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Is Hewlett Packard Enterprise Company's (NYSE:HPE) Recent Stock Performance Influenced By Its Fundamentals In Any Way?

Most readers would already be aware that Hewlett Packard Enterprise's (NYSE:HPE) stock increased significantly by 14% over the past month. We wonder if and what role the company's financials play in that price change as a company's long-term fundamentals usually dictate market outcomes. Specifically, we decided to study Hewlett Packard Enterprise's ROE in this article.

Return on Equity or ROE is a test of how effectively a company is growing its value and managing investors’ money. In short, ROE shows the profit each dollar generates with respect to its shareholder investments.

View our latest analysis for Hewlett Packard Enterprise

How To Calculate Return On Equity?

The formula for return on equity is:


Return on Equity = Net Profit (from continuing operations) ÷ Shareholders' Equity

So, based on the above formula, the ROE for Hewlett Packard Enterprise is:

4.3% = US$856m ÷ US$20b (Based on the trailing twelve months to January 2023).

The 'return' refers to a company's earnings over the last year. One way to conceptualize this is that for each $1 of shareholders' capital it has, the company made $0.04 in profit.

Why Is ROE Important For Earnings Growth?

Thus far, we have learned that ROE measures how efficiently a company is generating its profits. Based on how much of its profits the company chooses to reinvest or "retain", we are then able to evaluate a company's future ability to generate profits. Assuming all else is equal, companies that have both a higher return on equity and higher profit retention are usually the ones that have a higher growth rate when compared to companies that don't have the same features.

A Side By Side comparison of Hewlett Packard Enterprise's Earnings Growth And 4.3% ROE

On the face of it, Hewlett Packard Enterprise's ROE is not much to talk about. We then compared the company's ROE to the broader industry and were disappointed to see that the ROE is lower than the industry average of 11%. Although, we can see that Hewlett Packard Enterprise saw a modest net income growth of 7.9% over the past five years. We reckon that there could be other factors at play here. For example, it is possible that the company's management has made some good strategic decisions, or that the company has a low payout ratio.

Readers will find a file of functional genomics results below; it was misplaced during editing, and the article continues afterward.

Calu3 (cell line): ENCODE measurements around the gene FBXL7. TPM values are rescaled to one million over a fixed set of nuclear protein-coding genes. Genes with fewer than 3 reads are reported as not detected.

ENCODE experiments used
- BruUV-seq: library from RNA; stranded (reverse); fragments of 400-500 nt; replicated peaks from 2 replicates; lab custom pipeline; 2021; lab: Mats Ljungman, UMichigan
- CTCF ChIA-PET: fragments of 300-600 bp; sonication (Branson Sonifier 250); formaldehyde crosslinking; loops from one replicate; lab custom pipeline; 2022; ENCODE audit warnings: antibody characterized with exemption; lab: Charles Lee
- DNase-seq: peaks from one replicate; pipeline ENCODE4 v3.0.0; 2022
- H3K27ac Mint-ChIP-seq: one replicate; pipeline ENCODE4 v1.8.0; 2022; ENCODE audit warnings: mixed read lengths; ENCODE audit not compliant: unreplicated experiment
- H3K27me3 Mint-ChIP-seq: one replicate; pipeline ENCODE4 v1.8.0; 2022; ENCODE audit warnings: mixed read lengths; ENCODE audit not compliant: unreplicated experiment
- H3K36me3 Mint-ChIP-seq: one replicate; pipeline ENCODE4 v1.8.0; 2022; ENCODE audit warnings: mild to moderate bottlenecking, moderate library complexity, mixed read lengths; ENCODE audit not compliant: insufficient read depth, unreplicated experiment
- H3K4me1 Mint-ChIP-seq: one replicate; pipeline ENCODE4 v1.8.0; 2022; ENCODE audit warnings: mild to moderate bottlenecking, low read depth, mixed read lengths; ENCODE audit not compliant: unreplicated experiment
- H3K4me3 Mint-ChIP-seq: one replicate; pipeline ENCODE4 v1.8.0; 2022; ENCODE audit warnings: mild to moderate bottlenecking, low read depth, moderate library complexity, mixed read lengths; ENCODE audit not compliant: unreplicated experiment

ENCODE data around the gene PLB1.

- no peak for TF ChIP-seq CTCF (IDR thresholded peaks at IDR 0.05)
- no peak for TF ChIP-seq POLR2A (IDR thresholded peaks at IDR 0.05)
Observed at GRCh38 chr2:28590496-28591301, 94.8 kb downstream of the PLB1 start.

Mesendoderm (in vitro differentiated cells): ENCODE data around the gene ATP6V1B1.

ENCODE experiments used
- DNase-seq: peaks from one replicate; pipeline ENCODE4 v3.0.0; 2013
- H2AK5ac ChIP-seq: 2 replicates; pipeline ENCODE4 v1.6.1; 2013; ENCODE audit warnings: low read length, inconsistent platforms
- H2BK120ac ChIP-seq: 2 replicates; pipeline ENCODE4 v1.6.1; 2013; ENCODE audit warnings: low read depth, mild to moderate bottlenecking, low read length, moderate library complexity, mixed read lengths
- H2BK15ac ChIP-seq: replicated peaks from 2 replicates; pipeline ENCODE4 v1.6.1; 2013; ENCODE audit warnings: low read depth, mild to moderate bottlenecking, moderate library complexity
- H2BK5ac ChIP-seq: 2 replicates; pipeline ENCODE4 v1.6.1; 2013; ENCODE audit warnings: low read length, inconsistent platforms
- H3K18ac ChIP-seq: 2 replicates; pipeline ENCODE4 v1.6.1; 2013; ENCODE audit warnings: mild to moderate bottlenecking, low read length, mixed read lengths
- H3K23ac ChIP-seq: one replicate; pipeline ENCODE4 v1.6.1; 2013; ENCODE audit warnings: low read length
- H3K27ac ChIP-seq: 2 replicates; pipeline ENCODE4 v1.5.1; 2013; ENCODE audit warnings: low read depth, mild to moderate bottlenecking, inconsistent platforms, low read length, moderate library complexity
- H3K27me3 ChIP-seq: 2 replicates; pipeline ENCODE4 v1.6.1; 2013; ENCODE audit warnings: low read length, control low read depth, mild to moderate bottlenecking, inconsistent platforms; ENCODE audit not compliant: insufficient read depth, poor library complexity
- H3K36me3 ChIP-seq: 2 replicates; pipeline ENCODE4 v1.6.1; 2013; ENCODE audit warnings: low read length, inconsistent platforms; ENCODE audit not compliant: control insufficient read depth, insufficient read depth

We then compared Hewlett Packard Enterprise's net income growth with the industry and found that the company's growth figure is lower than the average industry growth rate of 16% in the same period, which is a bit concerning.


Earnings growth is a huge factor in stock valuation. What investors need to determine next is if the expected earnings growth, or the lack of it, is already built into the share price. Doing so will help them establish if the stock's future looks promising or ominous. Is HPE fairly valued? This infographic on the company's intrinsic value has everything you need to know.

Is Hewlett Packard Enterprise Making Efficient Use Of Its Profits?

Hewlett Packard Enterprise has a low three-year median payout ratio of 18%, meaning that the company retains the remaining 82% of its profits. This suggests that the management is reinvesting most of the profits to grow the business.

Besides, Hewlett Packard Enterprise has been paying dividends over a period of seven years. This shows that the company is committed to sharing profits with its shareholders. Upon studying the latest analysts' consensus data, we found that the company's future payout ratio is expected to rise to 22% over the next three years. Regardless, the future ROE for Hewlett Packard Enterprise is speculated to rise to 13% despite the anticipated increase in the payout ratio. There could probably be other factors that could be driving the future growth in the ROE.


Overall, we feel that Hewlett Packard Enterprise certainly does have some positive factors to consider. Specifically, its fairly high earnings growth number, which no doubt was backed by the company's high earnings retention. Still, the low ROE means that all that reinvestment is not reaping a lot of benefit to the investors. Having said that, looking at the current analyst estimates, we found that the company's earnings are expected to gain momentum. Are these analysts expectations based on the broad expectations for the industry, or on the company's fundamentals? Click here to be taken to our analyst's forecasts page for the company.

Have feedback on this article? Concerned about the content? Get in touch with us directly. Alternatively, email editorial-team (at)

This article by Simply Wall St is general in nature. We provide commentary based on historical data and analyst forecasts only using an unbiased methodology and our articles are not intended to be financial advice. It does not constitute a recommendation to buy or sell any stock, and does not take account of your objectives, or your financial situation. We aim to bring you long-term focused analysis driven by fundamental data. Note that our analysis may not factor in the latest price-sensitive company announcements or qualitative material. Simply Wall St has no position in any stocks mentioned.

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